Gas or Charcoal? Beef, Chicken, or Seafood? It’s Grilling Season

One of the things I love about grilling is its simplicity. Preheat, cook, enjoy, with very little cleanup. And then there’s the fun factor.

Folks who say they don’t like to cook often say they love to grill.

Is it the live fire, the sizzle as meat or seafood hits the hot grate, the pleasant smoky aromas, standing outdoors with a cold drink in one hand and a set of tongs in the other, or a feeling of freedom that comes with cooking in a place other than the kitchen?

It’s probably a bit of each, but one thing is certain – grilling season arrives with the summer.

To my Dad, grilling was pretty much a year-round affair. I can still recall watching him stand outside on our back deck in the snow, wearing a heavy coat, fur hat, and leather driving gloves, carefully monitoring a thick, juicy steak on the grill.

Like father, like daughter, I’ve done a bit of wintertime grilling in the snow, but it’s in June that Randy and I bring out the grills and set them up for the summer.

Folks who say they don’t like to cook often say they love to grill.

My first grilling experience was using a tiny hibachi grill on my apartment deck when I was in nursing school. After a hard week of studies and clinical rotations, grilling a steak or chops over a charcoal fire was relaxing.

Years later, I still feel that way each time I light the charcoal in our large Weber grill or preheat one of our gas grills.

Outdoor cooking continues to evolve and home cooks have tremendous choice in cooking methods. The invention of the Weber grill in 1952 by George Stephen was only the beginning of what has now become a race-to-the-grill. After portable gas grills were introduced, home cooks could choose quick convenience over charcoal flavor, and for years, gas grills seemed to dominate the market, especially as outdoor kitchens became popular.

The Green Egg challenged that trend when cooks once again embraced charcoal grilling, but now the pendulum is swinging back as new brands such as Hestan introduce high-end gas grills with dual fuel gas ranges in stylish colors.

But, no matter which cooking method one prefers, summer’s grilling season has arrived. Grill masters rejoice!

For a quick dinner after a day of summertime fun or when gathering in the backyard with family and friends, my savory recipe for Beef Skirt Steak Fajitas will make your mouth water. A simple seasoning mixture heightens the flavor of the meat and vegetables, and the entire meal cooks on the grill, including the tortillas.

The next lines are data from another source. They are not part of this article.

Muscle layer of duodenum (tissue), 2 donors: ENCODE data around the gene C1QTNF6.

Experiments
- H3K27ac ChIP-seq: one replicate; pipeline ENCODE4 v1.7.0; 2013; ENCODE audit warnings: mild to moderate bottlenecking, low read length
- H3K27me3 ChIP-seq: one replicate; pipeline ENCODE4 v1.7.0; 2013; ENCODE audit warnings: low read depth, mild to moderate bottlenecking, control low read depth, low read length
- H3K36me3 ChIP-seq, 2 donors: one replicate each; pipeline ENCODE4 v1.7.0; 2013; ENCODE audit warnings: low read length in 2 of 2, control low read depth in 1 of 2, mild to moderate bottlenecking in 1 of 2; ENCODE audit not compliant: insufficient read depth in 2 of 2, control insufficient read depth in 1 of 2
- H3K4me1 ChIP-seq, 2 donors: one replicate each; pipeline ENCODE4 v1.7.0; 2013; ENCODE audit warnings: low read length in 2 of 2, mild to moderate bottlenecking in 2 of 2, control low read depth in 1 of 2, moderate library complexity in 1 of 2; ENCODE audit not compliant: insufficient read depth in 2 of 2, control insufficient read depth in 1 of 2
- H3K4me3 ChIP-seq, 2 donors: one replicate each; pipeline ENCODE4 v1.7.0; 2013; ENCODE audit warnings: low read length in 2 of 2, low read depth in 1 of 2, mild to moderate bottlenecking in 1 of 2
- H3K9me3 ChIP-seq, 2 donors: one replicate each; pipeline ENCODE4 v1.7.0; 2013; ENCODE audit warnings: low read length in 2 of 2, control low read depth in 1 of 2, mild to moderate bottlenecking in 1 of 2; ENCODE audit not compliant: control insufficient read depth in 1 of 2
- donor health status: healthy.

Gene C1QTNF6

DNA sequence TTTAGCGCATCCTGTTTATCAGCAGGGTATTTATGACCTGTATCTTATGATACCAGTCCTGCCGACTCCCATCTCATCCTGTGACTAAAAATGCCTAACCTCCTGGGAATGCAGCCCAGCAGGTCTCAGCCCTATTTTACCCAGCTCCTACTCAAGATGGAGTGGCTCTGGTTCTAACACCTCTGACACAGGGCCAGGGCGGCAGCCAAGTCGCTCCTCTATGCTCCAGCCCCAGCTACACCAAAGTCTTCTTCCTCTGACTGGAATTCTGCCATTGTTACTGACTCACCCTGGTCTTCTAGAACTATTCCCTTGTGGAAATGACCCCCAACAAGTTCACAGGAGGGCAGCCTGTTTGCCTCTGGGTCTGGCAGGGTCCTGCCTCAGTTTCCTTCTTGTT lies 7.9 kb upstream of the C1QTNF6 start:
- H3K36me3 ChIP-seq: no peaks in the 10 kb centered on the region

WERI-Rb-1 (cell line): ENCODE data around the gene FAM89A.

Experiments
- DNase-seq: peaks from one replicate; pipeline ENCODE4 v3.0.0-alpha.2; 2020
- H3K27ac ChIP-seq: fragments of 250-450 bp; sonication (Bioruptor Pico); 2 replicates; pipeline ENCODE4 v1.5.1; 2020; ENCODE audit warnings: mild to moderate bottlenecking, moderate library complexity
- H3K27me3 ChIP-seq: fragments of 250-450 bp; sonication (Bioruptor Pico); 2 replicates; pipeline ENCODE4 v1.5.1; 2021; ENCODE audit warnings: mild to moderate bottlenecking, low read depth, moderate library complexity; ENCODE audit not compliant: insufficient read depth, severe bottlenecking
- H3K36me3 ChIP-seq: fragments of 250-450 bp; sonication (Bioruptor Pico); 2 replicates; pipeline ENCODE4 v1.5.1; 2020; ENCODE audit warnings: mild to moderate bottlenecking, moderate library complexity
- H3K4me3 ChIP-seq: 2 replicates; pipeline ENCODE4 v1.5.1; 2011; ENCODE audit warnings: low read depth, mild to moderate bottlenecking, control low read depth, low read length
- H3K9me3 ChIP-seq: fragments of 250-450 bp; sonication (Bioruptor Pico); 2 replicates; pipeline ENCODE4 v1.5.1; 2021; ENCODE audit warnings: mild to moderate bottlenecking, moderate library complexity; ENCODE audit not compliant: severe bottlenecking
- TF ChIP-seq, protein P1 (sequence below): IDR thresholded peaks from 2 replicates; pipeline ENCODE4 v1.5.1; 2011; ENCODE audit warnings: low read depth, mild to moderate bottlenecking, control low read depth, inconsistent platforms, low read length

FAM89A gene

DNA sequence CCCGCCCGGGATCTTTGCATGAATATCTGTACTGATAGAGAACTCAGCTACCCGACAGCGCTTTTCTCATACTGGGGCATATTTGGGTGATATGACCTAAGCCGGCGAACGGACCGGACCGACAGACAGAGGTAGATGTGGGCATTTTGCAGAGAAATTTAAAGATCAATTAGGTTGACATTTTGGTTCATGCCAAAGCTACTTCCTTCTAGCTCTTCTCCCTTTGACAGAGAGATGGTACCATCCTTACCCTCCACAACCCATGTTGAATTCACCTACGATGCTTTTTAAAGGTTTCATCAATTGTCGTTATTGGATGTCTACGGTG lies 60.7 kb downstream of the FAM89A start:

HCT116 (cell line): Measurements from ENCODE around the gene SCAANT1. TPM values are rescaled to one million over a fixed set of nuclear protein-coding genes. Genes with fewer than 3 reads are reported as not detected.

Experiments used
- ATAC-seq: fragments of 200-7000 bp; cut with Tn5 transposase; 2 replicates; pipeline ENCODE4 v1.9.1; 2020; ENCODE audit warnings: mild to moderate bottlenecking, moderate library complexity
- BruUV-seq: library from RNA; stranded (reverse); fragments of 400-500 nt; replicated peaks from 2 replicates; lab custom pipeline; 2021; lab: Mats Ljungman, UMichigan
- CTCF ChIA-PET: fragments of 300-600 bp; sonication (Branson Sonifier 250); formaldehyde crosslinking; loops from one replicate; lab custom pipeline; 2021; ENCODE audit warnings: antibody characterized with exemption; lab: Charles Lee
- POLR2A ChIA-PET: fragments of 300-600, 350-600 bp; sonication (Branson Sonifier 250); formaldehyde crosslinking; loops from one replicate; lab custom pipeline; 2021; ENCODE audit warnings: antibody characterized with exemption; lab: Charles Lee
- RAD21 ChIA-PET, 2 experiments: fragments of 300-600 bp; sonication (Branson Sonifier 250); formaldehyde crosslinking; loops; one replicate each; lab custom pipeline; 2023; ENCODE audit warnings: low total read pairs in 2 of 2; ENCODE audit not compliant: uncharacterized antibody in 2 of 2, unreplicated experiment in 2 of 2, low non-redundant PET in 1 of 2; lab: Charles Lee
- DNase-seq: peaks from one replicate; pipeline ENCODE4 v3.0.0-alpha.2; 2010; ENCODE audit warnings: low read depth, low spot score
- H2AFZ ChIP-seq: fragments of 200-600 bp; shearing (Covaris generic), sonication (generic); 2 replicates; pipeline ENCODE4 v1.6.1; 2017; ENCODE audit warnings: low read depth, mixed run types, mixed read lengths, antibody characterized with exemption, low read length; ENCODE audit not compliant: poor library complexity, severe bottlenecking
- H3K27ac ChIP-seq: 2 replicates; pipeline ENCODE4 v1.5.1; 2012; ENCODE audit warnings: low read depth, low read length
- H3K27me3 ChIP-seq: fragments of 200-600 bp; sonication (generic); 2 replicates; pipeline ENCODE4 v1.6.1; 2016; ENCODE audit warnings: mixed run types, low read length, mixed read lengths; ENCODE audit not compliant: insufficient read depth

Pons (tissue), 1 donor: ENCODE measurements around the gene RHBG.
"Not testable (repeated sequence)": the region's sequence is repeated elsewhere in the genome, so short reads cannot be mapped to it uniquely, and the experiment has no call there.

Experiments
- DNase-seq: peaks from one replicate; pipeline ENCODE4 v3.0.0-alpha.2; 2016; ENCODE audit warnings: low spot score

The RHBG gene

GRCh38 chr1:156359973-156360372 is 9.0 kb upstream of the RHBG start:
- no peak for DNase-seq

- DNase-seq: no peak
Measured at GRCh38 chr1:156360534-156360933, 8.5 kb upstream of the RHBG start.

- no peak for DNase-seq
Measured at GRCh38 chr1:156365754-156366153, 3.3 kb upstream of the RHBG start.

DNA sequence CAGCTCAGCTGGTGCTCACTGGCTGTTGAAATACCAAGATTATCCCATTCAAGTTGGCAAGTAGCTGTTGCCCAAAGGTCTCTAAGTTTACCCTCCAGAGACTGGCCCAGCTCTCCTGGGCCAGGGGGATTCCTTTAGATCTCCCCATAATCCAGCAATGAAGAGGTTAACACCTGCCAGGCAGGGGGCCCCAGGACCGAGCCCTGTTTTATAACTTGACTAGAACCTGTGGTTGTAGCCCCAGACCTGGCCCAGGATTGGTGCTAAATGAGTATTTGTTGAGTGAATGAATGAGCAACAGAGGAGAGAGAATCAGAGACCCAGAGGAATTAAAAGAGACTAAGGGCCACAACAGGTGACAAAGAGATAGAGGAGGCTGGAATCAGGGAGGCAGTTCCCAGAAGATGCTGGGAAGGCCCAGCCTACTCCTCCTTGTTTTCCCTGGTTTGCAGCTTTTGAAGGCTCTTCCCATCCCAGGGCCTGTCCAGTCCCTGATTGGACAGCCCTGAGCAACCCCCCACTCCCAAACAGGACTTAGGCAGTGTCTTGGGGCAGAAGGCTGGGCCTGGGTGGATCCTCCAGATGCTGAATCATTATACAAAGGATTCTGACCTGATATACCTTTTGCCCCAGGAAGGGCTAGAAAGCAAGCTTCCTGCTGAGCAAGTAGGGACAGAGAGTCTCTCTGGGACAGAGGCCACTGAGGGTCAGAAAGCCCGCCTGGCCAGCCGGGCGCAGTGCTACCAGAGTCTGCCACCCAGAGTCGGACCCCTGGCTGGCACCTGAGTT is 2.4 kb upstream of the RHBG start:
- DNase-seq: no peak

Grilled Beef Skirt Steak Fajitas

1 lb. beef skirt steak, trimmed
1 teaspoon kosher salt
1 teaspoon cumin
¼ teaspoon onion powder
¼ teaspoon freshly ground black pepper
1 large green bell pepper, rinsed
1 large red bell pepper, rinsed
1 large yellow bell pepper, rinsed
1 large sweet onion, peeled and trimmed
1 package flour tortillas
1 lime, rinsed and halved

Preheat the grill. In a small bowl, stir together salt, cumin, onion powder, and black pepper. Season the meat on both sides with some of the seasoning mixture, reserving a small amount for the vegetables.

Cut the peppers in half, remove core and seeds, and slice them into strips. Cut the onion in half, and slice each half crosswise into ¼-inch thickness. Sprinkle the remaining seasoning mixture over the vegetables and toss gently to mix. Remove the tortillas from the package and wrap them in heavy foil.

When the grill is hot, transfer the peppers and onions to a grill basket and cook them over high heat, stirring occasionally, until they begin to soften, about 10 minutes.

Place the meat on the grill, cook 4 minutes, and turn it over. Cook 3 to 4 minutes more until it is medium rare. Remove the meat from the grill, squeeze lime juice over the meat, and set it aside to keep warm. Place the foil-wrapped tortillas on the grill to heat, give the vegetables a final stir, and remove them from the grill.

To serve, slice the meat into long, thin strips. Spoon meat and vegetables into hot tortillas, fold them in half, and enjoy.

Yield: Eight servings

Christy Rost

Public television chef Christy Rost is the author of three cookbooks and a longtime resident of the Park Cities and Preston Hollow. For additional recipes and entertaining tips, please visit or follow her on Facebook and Twitter @ChristyRost.

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